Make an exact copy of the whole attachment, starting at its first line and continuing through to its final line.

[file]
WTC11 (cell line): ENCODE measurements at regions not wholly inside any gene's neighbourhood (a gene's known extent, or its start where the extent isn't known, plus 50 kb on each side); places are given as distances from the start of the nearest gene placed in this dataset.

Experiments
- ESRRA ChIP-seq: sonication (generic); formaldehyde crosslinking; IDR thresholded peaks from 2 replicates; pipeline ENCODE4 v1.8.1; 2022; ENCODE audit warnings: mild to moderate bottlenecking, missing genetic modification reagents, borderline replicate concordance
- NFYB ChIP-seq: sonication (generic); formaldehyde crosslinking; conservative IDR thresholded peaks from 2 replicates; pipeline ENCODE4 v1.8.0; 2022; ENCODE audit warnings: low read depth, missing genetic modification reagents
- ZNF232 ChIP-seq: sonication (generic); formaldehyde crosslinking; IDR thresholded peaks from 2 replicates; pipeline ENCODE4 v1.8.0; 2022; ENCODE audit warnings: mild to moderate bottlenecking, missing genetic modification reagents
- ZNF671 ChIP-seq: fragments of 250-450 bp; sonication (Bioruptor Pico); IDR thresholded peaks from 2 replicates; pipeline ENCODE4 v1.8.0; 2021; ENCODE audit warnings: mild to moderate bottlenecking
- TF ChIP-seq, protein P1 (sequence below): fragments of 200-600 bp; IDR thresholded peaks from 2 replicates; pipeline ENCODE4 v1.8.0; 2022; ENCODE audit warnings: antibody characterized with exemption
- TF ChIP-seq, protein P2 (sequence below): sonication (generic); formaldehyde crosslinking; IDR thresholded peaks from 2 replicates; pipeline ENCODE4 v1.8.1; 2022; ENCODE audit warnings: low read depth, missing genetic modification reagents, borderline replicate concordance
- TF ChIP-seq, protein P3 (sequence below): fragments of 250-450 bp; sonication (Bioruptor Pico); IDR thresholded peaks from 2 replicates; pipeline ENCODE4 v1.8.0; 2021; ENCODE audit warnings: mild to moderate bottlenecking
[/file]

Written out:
WTC11 (cell line): ENCODE measurements at regions not wholly inside any gene's neighbourhood (a gene's known extent, or its start where the extent isn't known, plus 50 kb on each side); places are given as distances from the start of the nearest gene placed in this dataset.

Experiments
- ESRRA ChIP-seq: sonication (generic); formaldehyde crosslinking; IDR thresholded peaks from 2 replicates; pipeline ENCODE4 v1.8.1; 2022; ENCODE audit warnings: mild to moderate bottlenecking, missing genetic modification reagents, borderline replicate concordance
- NFYB ChIP-seq: sonication (generic); formaldehyde crosslinking; conservative IDR thresholded peaks from 2 replicates; pipeline ENCODE4 v1.8.0; 2022; ENCODE audit warnings: low read depth, missing genetic modification reagents
- ZNF232 ChIP-seq: sonication (generic); formaldehyde crosslinking; IDR thresholded peaks from 2 replicates; pipeline ENCODE4 v1.8.0; 2022; ENCODE audit warnings: mild to moderate bottlenecking, missing genetic modification reagents
- ZNF671 ChIP-seq: fragments of 250-450 bp; sonication (Bioruptor Pico); IDR thresholded peaks from 2 replicates; pipeline ENCODE4 v1.8.0; 2021; ENCODE audit warnings: mild to moderate bottlenecking
- TF ChIP-seq, protein P1 (sequence below): fragments of 200-600 bp; IDR thresholded peaks from 2 replicates; pipeline ENCODE4 v1.8.0; 2022; ENCODE audit warnings: antibody characterized with exemption
- TF ChIP-seq, protein P2 (sequence below): sonication (generic); formaldehyde crosslinking; IDR thresholded peaks from 2 replicates; pipeline ENCODE4 v1.8.1; 2022; ENCODE audit warnings: low read depth, missing genetic modification reagents, borderline replicate concordance
- TF ChIP-seq, protein P3 (sequence below): fragments of 250-450 bp; sonication (Bioruptor Pico); IDR thresholded peaks from 2 replicates; pipeline ENCODE4 v1.8.0; 2021; ENCODE audit warnings: mild to moderate bottlenecking